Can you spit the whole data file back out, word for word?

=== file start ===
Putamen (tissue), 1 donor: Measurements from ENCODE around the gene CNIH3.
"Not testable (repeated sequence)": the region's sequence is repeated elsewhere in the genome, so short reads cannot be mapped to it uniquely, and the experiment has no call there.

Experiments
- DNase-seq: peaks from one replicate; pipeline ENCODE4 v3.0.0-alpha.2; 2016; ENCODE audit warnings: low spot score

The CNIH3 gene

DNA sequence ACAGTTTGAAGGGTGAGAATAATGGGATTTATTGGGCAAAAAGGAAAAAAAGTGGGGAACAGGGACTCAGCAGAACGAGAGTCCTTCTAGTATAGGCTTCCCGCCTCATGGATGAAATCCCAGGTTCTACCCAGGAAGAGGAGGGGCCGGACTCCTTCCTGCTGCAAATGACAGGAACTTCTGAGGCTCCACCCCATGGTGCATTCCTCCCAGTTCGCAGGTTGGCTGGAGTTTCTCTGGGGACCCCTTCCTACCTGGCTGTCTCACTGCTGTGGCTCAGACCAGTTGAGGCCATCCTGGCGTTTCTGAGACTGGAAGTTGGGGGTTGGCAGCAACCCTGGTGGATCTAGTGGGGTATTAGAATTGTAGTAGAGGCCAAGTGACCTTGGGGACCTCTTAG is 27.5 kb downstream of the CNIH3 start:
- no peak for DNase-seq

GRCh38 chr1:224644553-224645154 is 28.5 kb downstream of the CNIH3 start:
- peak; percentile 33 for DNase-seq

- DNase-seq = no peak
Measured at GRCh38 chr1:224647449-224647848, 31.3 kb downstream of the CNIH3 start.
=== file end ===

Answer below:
Putamen (tissue), 1 donor: Measurements from ENCODE around the gene CNIH3.
"Not testable (repeated sequence)": the region's sequence is repeated elsewhere in the genome, so short reads cannot be mapped to it uniquely, and the experiment has no call there.

Experiments
- DNase-seq: peaks from one replicate; pipeline ENCODE4 v3.0.0-alpha.2; 2016; ENCODE audit warnings: low spot score

The CNIH3 gene

DNA sequence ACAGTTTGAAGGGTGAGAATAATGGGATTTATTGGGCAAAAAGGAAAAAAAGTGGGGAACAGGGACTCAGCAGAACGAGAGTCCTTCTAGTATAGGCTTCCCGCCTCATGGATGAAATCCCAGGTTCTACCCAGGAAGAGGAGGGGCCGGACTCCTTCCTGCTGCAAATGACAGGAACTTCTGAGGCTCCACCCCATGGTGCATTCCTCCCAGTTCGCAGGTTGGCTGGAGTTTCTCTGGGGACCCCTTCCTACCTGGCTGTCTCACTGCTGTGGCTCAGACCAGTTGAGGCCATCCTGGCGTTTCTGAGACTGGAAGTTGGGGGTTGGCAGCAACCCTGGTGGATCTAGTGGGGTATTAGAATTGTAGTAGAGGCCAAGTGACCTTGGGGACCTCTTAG is 27.5 kb downstream of the CNIH3 start:
- no peak for DNase-seq

GRCh38 chr1:224644553-224645154 is 28.5 kb downstream of the CNIH3 start:
- peak; percentile 33 for DNase-seq

- DNase-seq = no peak
Measured at GRCh38 chr1:224647449-224647848, 31.3 kb downstream of the CNIH3 start.